The case comes as legislators around Europe are considering ways of forcing Facebook, Google, Twitter and others to rapidly remove hate speech or incitement to violence.

Germany’s cabinet approved a plan last month to fine social networks up to EUR 50 million ($55 million) if they fail to remove such postings quickly and the European Union is considering new EU-wide rules.

Facebook Must Delete 'Hate Postings', Austrian Court RulesFacebook’s lawyers in Vienna declined to comment on the ruling, which was distributed by the Greens and confirmed by a court spokesman, and Facebook did not immediately reply to a request for comment.

Strengthening the earlier ruling, the Viennese appeals court ruled on Friday that Facebook must remove the postings against Greens leader Eva Glawischnig as well as any verbatim repostings, and said merely blocking them in Austria without deleting them for users abroad was not sufficient.

The court added it was easy for Facebook to automate this process. It said, however, that Facebook could not be expected to trawl through content to find posts that are similar, rather than identical, to ones already identified as hate speech.

The Greens hope to get the ruling strengthened further at Austria’s highest court. They want the court to demand Facebook remove similar – not only identical – postings, and to make it identify holders of fake accounts.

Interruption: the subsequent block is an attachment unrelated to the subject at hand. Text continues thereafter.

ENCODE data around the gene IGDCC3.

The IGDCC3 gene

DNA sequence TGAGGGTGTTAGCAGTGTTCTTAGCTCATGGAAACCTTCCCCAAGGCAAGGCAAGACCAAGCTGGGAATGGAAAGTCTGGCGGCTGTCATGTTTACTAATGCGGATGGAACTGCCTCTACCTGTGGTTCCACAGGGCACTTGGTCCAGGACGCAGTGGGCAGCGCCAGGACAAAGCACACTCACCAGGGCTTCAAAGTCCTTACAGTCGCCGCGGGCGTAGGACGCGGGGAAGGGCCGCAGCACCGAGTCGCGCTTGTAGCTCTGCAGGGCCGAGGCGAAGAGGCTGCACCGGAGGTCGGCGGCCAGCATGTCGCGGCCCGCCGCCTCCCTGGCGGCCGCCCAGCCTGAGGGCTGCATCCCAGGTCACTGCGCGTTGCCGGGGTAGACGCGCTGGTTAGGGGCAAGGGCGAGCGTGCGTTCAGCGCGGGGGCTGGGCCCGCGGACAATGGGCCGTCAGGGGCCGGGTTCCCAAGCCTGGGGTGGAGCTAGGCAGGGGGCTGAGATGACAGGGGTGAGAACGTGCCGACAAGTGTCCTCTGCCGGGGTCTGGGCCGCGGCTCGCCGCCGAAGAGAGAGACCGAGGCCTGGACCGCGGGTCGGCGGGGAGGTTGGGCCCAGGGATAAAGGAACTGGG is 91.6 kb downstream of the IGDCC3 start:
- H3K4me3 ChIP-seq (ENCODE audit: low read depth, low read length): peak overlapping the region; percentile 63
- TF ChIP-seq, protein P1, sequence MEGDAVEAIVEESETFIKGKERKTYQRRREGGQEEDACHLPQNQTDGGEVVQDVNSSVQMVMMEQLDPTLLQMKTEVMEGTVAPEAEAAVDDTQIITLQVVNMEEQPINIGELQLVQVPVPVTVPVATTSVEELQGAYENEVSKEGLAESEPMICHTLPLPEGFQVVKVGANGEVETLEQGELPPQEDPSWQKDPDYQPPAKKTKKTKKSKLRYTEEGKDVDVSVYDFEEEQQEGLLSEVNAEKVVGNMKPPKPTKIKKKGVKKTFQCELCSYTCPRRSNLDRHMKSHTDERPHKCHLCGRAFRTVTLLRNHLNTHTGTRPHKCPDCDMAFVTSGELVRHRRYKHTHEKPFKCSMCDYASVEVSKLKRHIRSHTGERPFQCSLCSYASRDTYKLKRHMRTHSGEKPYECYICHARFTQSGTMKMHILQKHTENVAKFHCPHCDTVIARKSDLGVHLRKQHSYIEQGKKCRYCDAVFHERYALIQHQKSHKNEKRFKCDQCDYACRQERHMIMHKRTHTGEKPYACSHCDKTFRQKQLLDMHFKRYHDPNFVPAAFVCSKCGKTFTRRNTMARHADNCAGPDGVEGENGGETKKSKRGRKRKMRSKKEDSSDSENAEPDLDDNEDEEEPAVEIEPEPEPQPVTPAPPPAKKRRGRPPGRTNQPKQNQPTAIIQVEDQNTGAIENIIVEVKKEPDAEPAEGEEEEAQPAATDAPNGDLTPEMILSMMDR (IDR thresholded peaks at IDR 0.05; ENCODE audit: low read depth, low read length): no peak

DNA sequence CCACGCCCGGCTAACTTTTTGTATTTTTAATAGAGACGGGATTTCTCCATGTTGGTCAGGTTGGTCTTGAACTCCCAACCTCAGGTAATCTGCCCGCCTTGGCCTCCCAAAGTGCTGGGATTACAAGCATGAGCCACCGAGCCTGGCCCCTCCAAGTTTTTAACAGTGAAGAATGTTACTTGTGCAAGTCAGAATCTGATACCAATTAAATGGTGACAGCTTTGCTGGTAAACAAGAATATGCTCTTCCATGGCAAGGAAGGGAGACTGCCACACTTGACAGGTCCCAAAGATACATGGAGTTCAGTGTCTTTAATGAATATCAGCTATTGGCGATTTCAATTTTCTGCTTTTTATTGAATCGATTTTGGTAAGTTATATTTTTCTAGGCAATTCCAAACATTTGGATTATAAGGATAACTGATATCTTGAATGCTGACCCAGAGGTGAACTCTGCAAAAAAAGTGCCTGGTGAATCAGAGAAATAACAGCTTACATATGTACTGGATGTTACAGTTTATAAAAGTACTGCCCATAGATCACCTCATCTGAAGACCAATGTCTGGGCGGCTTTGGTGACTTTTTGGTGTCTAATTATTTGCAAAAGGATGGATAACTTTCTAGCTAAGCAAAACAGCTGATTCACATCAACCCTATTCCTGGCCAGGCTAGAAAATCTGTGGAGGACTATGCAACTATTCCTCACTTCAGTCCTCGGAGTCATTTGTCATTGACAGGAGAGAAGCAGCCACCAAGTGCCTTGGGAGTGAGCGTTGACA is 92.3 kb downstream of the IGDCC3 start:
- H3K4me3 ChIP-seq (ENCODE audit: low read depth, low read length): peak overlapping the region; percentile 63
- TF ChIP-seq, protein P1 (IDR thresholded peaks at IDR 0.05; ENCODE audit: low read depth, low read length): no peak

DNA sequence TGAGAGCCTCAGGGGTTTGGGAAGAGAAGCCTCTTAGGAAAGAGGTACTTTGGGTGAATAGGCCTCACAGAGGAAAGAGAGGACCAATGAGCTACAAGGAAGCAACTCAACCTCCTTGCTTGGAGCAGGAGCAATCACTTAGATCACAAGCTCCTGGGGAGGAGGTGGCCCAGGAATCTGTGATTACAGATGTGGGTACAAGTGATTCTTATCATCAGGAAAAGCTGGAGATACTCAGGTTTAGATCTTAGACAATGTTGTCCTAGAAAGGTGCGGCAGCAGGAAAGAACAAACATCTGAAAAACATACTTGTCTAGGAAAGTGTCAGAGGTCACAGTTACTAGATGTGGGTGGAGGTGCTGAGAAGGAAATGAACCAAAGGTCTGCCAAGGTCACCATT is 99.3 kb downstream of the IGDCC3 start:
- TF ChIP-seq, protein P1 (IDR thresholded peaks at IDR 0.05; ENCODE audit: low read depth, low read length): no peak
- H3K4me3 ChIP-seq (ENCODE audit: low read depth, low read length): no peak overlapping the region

The Greens also want Facebook to pay damages, which would make it easier for individuals in similar cases to take the financial risk of taking legal action.

“Facebook must put up with the accusation that it is the world’s biggest platform for hate and that it is doing nothing against this,” said Green parliamentarian Dieter Brosz.

Chief Executive Mark Zuckerberg has said hate speech has no place on the platform and the company has published a policy paper on how it wants to work against false news.

Facebook, Messenger Back Online After Outage in Some Parts of the World

People thronged Twitter after social media giant Facebook on Tuesday faced an outage in Asia, Australia, New Zealand and some parts of North America. Facebook users got an error message: “Sorry, something went wrong and we’ll get it fixed as soon as we can.”